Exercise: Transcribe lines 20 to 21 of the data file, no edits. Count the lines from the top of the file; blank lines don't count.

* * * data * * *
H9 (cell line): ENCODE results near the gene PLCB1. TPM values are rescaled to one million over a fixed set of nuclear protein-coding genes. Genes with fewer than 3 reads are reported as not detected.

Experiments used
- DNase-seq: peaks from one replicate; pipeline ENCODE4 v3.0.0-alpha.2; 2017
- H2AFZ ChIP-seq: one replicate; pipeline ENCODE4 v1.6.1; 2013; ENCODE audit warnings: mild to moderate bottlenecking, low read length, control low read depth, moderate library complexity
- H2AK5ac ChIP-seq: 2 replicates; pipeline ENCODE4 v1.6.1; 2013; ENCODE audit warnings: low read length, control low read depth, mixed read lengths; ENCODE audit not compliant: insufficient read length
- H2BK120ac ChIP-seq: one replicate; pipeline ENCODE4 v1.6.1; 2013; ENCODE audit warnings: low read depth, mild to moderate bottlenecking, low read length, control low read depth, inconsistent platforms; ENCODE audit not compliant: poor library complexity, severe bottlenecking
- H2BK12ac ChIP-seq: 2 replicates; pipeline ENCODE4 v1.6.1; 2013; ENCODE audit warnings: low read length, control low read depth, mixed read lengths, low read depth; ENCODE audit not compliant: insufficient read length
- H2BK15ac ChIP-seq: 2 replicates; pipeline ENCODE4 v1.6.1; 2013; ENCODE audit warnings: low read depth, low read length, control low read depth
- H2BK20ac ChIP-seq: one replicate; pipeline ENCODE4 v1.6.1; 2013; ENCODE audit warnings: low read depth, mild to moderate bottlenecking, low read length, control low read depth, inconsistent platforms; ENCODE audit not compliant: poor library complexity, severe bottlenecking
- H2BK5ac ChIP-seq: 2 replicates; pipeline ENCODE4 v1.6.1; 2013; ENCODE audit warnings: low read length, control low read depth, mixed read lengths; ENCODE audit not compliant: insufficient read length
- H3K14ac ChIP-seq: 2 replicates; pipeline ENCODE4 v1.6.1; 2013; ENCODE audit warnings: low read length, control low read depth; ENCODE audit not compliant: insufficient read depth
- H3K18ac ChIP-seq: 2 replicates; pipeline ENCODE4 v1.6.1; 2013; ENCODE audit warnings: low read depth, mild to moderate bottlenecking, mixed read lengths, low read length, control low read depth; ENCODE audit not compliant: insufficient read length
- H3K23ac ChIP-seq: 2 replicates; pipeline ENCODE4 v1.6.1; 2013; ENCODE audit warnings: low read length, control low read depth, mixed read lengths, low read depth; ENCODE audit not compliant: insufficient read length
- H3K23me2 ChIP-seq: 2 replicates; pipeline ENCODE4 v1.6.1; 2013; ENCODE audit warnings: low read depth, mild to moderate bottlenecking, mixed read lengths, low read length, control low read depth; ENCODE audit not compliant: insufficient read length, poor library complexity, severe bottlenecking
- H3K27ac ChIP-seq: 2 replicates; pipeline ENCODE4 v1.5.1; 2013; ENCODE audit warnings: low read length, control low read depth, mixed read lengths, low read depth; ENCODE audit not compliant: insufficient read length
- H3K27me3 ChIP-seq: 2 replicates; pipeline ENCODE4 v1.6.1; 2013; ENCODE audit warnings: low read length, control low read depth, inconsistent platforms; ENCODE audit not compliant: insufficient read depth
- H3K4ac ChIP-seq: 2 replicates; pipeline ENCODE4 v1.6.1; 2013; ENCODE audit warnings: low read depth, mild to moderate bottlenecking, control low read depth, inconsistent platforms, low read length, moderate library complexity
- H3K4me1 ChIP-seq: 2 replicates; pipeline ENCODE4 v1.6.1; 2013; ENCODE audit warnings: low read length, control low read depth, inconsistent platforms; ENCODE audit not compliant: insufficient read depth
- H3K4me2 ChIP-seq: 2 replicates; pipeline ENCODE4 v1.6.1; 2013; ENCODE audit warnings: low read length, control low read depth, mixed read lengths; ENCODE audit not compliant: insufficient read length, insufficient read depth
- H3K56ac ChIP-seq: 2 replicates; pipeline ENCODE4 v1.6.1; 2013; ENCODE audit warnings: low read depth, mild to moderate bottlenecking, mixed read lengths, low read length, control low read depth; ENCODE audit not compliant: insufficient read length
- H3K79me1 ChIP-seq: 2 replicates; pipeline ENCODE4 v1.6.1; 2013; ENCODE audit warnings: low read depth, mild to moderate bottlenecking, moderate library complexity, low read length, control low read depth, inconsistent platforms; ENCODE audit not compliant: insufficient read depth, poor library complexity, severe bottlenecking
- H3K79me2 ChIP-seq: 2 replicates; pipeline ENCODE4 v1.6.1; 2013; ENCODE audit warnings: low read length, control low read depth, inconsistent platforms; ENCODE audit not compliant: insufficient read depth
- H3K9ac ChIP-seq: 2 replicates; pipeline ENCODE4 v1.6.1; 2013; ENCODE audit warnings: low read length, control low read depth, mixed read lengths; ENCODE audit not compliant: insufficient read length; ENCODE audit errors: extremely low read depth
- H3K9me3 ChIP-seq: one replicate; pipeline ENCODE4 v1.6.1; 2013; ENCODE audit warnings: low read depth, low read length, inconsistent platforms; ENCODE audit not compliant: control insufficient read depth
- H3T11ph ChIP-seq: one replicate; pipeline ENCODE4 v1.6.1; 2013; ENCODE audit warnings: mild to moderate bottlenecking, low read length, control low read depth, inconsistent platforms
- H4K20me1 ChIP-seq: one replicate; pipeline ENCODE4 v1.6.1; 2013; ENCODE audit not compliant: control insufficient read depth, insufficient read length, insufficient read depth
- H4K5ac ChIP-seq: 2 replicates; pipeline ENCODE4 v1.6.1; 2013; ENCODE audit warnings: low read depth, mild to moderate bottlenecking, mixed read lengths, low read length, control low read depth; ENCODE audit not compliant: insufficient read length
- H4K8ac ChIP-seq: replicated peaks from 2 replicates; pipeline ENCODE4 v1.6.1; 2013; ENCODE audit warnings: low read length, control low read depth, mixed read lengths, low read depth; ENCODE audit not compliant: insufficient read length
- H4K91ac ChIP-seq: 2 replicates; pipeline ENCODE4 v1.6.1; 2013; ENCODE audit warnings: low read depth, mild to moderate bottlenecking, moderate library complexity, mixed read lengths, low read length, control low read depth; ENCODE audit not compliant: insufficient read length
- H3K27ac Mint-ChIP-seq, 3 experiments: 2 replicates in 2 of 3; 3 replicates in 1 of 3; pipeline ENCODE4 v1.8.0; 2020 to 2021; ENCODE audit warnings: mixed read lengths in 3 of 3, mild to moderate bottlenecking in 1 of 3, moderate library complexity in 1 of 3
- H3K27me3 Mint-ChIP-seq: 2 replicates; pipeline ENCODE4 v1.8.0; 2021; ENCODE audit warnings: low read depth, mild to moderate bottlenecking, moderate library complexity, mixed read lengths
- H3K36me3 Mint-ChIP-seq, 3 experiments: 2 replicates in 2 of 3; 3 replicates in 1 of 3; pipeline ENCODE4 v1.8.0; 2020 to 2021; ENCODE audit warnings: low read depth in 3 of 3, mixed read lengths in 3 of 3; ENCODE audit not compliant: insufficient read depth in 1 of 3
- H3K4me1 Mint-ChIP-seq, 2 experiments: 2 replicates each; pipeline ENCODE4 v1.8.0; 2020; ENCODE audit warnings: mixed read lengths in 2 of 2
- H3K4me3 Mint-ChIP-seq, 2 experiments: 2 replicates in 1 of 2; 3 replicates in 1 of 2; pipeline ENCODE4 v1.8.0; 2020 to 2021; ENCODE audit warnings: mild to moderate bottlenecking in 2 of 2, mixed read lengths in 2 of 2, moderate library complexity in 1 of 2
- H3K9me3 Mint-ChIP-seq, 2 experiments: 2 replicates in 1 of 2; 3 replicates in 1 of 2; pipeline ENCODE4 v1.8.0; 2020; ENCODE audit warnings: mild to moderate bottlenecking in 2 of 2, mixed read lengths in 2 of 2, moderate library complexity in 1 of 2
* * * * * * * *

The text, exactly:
- H3K56ac ChIP-seq: 2 replicates; pipeline ENCODE4 v1.6.1; 2013; ENCODE audit warnings: low read depth, mild to moderate bottlenecking, mixed read lengths, low read length, control low read depth; ENCODE audit not compliant: insufficient read length
- H3K79me1 ChIP-seq: 2 replicates; pipeline ENCODE4 v1.6.1; 2013; ENCODE audit warnings: low read depth, mild to moderate bottlenecking, moderate library complexity, low read length, control low read depth, inconsistent platforms; ENCODE audit not compliant: insufficient read depth, poor library complexity, severe bottlenecking